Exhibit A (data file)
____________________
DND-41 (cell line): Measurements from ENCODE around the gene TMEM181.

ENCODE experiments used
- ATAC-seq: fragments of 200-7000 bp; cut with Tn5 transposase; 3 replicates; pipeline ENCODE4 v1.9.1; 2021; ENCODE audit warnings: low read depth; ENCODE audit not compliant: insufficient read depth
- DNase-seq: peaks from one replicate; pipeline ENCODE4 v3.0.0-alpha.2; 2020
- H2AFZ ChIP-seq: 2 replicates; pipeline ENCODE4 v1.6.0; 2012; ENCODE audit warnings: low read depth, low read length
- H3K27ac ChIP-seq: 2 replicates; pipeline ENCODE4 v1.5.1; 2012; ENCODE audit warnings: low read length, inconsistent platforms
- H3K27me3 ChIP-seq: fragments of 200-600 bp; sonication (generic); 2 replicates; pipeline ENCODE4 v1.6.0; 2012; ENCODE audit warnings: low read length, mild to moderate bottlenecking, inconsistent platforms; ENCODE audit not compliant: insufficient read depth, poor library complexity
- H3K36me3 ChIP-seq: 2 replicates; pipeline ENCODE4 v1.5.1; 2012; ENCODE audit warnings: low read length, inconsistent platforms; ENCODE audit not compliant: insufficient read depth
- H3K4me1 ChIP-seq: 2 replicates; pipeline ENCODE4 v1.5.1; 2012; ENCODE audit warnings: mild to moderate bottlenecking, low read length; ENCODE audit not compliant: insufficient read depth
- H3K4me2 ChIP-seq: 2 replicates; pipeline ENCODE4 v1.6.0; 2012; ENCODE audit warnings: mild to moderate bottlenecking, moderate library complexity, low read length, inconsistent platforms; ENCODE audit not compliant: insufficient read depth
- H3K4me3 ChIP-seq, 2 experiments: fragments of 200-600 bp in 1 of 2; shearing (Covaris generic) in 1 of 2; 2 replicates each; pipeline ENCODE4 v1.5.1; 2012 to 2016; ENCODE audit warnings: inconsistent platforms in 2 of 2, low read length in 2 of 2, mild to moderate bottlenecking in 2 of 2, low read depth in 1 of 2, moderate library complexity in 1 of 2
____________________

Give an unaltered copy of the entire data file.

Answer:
DND-41 (cell line): Measurements from ENCODE around the gene TMEM181.

ENCODE experiments used
- ATAC-seq: fragments of 200-7000 bp; cut with Tn5 transposase; 3 replicates; pipeline ENCODE4 v1.9.1; 2021; ENCODE audit warnings: low read depth; ENCODE audit not compliant: insufficient read depth
- DNase-seq: peaks from one replicate; pipeline ENCODE4 v3.0.0-alpha.2; 2020
- H2AFZ ChIP-seq: 2 replicates; pipeline ENCODE4 v1.6.0; 2012; ENCODE audit warnings: low read depth, low read length
- H3K27ac ChIP-seq: 2 replicates; pipeline ENCODE4 v1.5.1; 2012; ENCODE audit warnings: low read length, inconsistent platforms
- H3K27me3 ChIP-seq: fragments of 200-600 bp; sonication (generic); 2 replicates; pipeline ENCODE4 v1.6.0; 2012; ENCODE audit warnings: low read length, mild to moderate bottlenecking, inconsistent platforms; ENCODE audit not compliant: insufficient read depth, poor library complexity
- H3K36me3 ChIP-seq: 2 replicates; pipeline ENCODE4 v1.5.1; 2012; ENCODE audit warnings: low read length, inconsistent platforms; ENCODE audit not compliant: insufficient read depth
- H3K4me1 ChIP-seq: 2 replicates; pipeline ENCODE4 v1.5.1; 2012; ENCODE audit warnings: mild to moderate bottlenecking, low read length; ENCODE audit not compliant: insufficient read depth
- H3K4me2 ChIP-seq: 2 replicates; pipeline ENCODE4 v1.6.0; 2012; ENCODE audit warnings: mild to moderate bottlenecking, moderate library complexity, low read length, inconsistent platforms; ENCODE audit not compliant: insufficient read depth
- H3K4me3 ChIP-seq, 2 experiments: fragments of 200-600 bp in 1 of 2; shearing (Covaris generic) in 1 of 2; 2 replicates each; pipeline ENCODE4 v1.5.1; 2012 to 2016; ENCODE audit warnings: inconsistent platforms in 2 of 2, low read length in 2 of 2, mild to moderate bottlenecking in 2 of 2, low read depth in 1 of 2, moderate library complexity in 1 of 2